When I had journeyed half of our life’s way, I found myself within a shadowed forest, for I had lost the path that does not stray. Ah, it is hard to speak of what it was, that savage forest, dense and difficult, which even in recall renews my fear: so bitter – death is hardly more severe! But to retell the good discovered there, I’ll also tell the other things I saw. I cannot clearly say how I had entered the wood; I was so full of sleep just at the point where I abandoned the true path. (Inf. I. 1-12)
From this opening passage, one can see that the nature of sin (or "abandon[ing God’s] true path") is inherently treacherous because its path is "shadowed," "savage," "dense and difficult." As a road overcast with darkness, it limits Dante’s sight, both literally and metaphorically, making it difficult for him to ‘see’ the boundary between good and evil. Dante has already been tricked into his present predicament because he "cannot clearly say how [he] entered / the wood." Sin – deceptively innocuous at this point – has only made Dante "full of sleep," so that he cannot remember when he strayed off the straight road to God.
Inferno Canto X (the Sixth Circle: the Heretics)
Then, as if penitent for my omission, I said, "Will you now tell that fallen man his son is still among the living ones; and if, a while ago, I held my tongue before his question, let him know it was because I had in mind the doubt you’ve answered." (Inf. X, 109-114)
Dante, unlike the sinners, repents of his lie and contritely reveals the truth. His sense of shame, readers feel, is well-deserved because he has fallen to the spiteful level of the sinners. And it takes a conversation with a so-called "noble sinner, Farinata, to bring Dante to his senses.
[Cavalcanti]: … "If it is your high intellect that lets you journey here, through this blind prison, where is my son? Why is he not with you?" I answered: "My own powers have not brought me; he who awaits me there, leads me through here perhaps to one your Guido did disdain." His words, the nature of his punishment – these had already let me read his name; therefore, my answer was so fully made. Then suddenly erect, he cried: "What’s that: He ‘did disdain’? He is not still alive? The sweet light does not strike against his eyes?" And when he noticed how I hesitated a moment in my answer, he fell back – supine – and did not show himself again. (Inf. X, 58-72)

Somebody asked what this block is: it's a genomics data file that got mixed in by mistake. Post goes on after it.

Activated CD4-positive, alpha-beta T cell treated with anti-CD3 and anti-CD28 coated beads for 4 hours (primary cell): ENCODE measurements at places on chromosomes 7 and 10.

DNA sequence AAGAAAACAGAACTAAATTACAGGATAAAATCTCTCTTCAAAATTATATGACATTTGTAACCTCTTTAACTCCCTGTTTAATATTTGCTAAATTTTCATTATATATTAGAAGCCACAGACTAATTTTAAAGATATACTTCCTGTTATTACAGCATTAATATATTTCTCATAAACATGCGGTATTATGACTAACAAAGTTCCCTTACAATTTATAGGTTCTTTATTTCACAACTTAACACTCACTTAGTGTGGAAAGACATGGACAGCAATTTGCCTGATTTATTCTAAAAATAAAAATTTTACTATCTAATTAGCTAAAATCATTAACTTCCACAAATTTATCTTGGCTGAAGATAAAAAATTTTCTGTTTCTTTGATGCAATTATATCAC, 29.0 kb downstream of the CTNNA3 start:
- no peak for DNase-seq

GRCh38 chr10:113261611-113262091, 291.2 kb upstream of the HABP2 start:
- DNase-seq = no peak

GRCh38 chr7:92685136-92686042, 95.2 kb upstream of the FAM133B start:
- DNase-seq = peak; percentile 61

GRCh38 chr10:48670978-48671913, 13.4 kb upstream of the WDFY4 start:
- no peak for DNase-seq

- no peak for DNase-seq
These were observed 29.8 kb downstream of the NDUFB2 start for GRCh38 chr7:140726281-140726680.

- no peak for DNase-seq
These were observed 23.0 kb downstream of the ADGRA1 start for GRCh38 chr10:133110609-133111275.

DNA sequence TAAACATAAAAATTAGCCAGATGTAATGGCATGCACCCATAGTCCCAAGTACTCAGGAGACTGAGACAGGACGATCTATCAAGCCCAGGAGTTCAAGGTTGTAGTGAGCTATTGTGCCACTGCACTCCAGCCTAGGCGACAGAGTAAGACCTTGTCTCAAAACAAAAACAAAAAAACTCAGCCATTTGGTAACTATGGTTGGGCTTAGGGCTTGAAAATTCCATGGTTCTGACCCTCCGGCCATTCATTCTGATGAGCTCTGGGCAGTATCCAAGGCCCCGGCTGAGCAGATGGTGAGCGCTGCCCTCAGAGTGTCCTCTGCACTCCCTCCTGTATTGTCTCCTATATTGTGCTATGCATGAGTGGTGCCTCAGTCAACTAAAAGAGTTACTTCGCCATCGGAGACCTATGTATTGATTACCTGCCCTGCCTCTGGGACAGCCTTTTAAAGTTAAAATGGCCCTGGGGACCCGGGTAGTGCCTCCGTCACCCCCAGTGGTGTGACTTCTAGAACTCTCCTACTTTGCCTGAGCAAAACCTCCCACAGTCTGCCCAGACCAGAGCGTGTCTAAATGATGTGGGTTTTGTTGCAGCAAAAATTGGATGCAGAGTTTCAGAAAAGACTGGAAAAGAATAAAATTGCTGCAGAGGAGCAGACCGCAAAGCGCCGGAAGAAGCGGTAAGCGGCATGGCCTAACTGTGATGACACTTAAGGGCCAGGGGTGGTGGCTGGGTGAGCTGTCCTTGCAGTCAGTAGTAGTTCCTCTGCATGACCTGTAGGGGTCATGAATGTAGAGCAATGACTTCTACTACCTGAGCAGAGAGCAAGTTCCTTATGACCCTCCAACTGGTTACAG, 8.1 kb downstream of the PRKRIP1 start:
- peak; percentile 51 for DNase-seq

For the first time, we see Dante infected by the deceit that runs rampant in Hell. He lies to Cavalcanti about his son. Whether this is a deliberate attempt to spite the sinner or a mere slip of the tongue is ambiguous. However, he does mislead Cavalcanti by "hesitat[ing] a moment" in revealing the truth. And it is significant that Dante’s lie comes in the circle of the heretics, those who deceive themselves about God’s existence and supremacy. By denying the existence of God, they deny man’s immortal soul; if a loved one dies, the heretic does not expect her to have the privilege of an afterlife. Thus, if Guido is dead and Cavalcanti does not know about it, he is either utterly gone (as the Epicureans believed) or, possibly worse, in Heaven – as far from his sinning father as possible.
Inferno Canto XI (the Sixth Circle: the Heretics)
[Virgil]: "Of every malice that earns hate in Heaven, injustice is the end; and each such end by force or fraud brings harm to other men. However, fraud is man’s peculiar vice; God finds it more displeasing – and therefore, the fraudulent are lower, suffering more." (Inf. XI, 22-27)
Here, Virgil declares fraud – the deceptive use of language or action – the worst of the three types of sin (incontinence, violence, and fraud). Sadly, it is also the sin man is most susceptible to by virtue of his capacity for language. With their false or insincere words, fraudulent men "bring harm to other men." This particular quality of fraud, with its ability to spread (as rumor or truth), can effectively mislead whole communities of otherwise moral people into sin. To Dante, condemning innocent others to sin through one’s deceitful words is the worst possible act.
Inferno Canto XVI (the Seventh Circle, Third Ring: The Violent against God)